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SKYE bank Plc: Confronting costs in expansion

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Skye Bank Plc started the business of banking as Prudent Merchant Bank Ltd in 1990. By 2000, it changed to Prudent Bank Ltd and became a Commercial Bank following approval by regulatory authorities. However, in 2006, during the Soludo-era banking consolidation, Skye Bank Plc emerged following a merger between Prudent Bank, Eko International Bank, Co-operative Bank, Reliance Bank and Bond Bank.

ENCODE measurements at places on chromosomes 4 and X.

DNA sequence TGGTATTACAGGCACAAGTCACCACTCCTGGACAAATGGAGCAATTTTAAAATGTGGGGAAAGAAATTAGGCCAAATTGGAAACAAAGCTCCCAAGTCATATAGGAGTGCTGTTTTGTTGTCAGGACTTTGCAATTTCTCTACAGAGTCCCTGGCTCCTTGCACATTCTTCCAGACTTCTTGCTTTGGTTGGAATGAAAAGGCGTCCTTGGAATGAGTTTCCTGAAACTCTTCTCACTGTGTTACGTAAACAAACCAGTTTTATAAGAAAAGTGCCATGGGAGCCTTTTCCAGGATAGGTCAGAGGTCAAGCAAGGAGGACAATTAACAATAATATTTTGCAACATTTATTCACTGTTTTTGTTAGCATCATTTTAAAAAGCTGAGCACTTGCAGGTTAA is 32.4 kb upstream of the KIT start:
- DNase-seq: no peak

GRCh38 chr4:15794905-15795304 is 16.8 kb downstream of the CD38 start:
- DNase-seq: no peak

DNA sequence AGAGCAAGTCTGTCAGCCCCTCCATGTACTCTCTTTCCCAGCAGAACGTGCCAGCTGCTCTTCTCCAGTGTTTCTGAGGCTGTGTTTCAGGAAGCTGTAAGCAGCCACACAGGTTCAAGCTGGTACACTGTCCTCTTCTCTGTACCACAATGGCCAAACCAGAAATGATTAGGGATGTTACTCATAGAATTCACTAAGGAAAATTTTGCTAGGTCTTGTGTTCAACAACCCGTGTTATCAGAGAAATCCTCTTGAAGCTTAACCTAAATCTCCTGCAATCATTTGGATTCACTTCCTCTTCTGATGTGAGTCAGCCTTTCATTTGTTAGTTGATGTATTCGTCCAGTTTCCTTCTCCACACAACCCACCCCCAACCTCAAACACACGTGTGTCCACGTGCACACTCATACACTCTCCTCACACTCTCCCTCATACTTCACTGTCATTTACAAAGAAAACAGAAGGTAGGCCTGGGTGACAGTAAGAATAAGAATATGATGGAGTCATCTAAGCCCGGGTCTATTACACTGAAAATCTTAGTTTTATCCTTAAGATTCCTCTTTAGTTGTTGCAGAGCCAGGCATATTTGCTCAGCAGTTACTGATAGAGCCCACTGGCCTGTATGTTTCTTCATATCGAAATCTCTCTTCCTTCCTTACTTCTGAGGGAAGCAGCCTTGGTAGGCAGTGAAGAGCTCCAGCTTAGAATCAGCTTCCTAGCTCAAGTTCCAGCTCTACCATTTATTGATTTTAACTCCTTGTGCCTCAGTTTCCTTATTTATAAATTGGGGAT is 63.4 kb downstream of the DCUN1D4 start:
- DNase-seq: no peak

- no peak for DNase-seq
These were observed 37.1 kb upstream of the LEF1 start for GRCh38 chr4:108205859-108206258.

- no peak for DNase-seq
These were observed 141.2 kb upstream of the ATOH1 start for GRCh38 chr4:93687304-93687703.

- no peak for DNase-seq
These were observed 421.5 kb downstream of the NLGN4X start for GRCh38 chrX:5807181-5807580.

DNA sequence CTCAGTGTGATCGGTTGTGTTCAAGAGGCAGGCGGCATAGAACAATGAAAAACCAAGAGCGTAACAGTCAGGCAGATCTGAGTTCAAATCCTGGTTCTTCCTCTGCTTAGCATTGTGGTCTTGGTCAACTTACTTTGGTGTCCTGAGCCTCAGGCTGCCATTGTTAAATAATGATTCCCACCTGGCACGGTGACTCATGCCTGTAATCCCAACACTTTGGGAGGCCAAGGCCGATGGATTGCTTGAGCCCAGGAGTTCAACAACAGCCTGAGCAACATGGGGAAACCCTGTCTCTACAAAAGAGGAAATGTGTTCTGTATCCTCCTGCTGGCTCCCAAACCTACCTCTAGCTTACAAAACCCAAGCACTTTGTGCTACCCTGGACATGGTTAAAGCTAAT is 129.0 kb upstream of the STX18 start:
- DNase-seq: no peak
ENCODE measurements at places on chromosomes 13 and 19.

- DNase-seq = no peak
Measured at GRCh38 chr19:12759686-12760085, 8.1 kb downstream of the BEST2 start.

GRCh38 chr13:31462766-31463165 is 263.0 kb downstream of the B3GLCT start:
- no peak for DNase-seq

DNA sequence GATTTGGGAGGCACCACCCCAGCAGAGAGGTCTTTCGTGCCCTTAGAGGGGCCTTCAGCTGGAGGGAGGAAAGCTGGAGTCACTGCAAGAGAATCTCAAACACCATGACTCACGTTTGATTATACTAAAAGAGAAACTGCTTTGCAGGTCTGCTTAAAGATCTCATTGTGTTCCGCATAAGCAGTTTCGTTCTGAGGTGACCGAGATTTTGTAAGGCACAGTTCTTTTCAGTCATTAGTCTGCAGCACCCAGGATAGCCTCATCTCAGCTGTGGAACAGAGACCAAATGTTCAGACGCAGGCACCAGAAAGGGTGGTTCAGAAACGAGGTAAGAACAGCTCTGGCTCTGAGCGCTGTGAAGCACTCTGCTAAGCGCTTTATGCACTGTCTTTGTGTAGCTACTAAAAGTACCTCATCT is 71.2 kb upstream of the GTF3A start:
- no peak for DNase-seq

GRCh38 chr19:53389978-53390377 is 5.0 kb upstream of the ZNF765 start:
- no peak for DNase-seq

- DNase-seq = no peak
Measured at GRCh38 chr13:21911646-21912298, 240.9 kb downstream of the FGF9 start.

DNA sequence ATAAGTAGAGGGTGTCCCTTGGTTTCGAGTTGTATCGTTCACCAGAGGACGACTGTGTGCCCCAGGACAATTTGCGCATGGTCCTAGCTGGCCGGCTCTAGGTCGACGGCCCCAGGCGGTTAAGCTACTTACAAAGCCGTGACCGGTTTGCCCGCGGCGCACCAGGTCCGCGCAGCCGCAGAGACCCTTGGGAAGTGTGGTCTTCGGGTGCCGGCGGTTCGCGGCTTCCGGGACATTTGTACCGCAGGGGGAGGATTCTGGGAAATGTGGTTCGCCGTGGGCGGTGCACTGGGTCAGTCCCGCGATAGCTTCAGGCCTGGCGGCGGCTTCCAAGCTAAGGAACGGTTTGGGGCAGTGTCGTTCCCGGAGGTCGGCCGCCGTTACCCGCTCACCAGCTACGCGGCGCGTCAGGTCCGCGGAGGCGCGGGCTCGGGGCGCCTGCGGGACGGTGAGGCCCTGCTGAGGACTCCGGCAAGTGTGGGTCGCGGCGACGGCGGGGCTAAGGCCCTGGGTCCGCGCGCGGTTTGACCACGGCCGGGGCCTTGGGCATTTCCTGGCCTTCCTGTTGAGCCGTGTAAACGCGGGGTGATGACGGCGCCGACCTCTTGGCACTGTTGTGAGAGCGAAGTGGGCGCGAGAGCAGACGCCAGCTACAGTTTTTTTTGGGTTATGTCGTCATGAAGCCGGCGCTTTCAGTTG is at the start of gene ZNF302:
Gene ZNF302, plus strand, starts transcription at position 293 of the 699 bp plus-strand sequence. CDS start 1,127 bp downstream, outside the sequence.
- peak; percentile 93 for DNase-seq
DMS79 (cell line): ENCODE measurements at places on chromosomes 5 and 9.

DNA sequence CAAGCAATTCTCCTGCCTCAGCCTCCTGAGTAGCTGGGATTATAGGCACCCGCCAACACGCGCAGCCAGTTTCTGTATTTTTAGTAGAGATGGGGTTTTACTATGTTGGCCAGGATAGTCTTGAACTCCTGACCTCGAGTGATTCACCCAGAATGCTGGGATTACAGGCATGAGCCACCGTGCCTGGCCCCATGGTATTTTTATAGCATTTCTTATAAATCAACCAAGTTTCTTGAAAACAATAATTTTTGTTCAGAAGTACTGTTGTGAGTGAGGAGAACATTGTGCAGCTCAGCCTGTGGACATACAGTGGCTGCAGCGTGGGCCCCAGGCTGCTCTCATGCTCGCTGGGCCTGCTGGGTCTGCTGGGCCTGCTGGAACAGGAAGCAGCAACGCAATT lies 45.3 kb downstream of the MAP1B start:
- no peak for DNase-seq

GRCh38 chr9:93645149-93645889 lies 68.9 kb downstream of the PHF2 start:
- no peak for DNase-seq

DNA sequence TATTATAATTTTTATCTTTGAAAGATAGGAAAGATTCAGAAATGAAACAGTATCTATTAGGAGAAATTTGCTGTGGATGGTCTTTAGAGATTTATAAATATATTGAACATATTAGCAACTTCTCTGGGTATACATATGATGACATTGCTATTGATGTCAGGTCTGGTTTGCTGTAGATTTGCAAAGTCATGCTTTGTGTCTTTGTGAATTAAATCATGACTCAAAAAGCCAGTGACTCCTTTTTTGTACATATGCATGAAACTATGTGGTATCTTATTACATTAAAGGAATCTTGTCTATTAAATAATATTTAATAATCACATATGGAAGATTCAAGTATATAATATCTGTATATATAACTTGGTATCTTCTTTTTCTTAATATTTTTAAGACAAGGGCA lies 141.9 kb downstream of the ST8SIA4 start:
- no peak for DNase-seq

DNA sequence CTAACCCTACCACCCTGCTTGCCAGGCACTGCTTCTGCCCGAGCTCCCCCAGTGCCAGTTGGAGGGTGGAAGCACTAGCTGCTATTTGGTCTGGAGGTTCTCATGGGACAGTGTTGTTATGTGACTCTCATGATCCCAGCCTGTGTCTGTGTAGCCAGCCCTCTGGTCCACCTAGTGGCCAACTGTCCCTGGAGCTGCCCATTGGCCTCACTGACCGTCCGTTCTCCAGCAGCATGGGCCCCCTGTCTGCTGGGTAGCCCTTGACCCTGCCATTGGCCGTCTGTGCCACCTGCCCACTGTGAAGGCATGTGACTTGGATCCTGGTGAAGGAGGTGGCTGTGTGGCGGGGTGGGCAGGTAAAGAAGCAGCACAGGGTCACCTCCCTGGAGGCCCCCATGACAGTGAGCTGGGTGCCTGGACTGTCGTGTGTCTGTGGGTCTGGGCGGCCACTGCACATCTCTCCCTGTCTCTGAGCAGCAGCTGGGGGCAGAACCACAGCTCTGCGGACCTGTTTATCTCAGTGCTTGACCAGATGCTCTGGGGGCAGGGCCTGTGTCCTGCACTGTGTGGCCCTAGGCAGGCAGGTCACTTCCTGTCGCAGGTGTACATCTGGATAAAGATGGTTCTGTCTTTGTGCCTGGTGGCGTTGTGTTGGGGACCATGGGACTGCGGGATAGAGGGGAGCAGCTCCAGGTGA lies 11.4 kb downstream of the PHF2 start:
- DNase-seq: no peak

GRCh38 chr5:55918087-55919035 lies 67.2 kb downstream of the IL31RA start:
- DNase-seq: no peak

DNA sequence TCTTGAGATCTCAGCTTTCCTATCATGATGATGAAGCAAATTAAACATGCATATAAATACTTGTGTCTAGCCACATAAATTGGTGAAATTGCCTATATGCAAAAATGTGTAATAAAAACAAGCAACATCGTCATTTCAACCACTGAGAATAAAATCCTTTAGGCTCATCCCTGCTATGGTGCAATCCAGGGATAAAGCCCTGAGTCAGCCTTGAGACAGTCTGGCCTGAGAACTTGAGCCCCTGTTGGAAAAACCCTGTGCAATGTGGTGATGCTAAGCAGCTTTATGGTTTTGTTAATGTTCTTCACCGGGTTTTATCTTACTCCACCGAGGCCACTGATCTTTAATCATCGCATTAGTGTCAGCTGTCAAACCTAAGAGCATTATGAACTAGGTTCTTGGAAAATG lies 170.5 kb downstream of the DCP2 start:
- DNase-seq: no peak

•Tunde Ayeni, Chairman Skye Bank & •Timothy Oguntayo, MD/CEO.
•Tunde Ayeni, Chairman Skye Bank & •Timothy Oguntayo, MD/CEO.

During the 2014, review year, Skye Bank continued its in-organic route to expansion through the acquisition of Mainstreet Bank, one of the Bridge Banks within the portfolio of Asset Management Company of Nigeria (AMCON). The acquisition was aimed at strengthening the bank’s retail presence nationally, wider market reach and enhanced economies of scale.

Skye Bank is a publicly listed entity with about 420,000 shareholders. It has three foreign subsidiaries operating in Guinea, Sierra Leone and the Gambia.

Perhaps in order to ensure that prompt and delightful services are available for customers, Skye Bank takes the issue of Information Technology very key in its operations.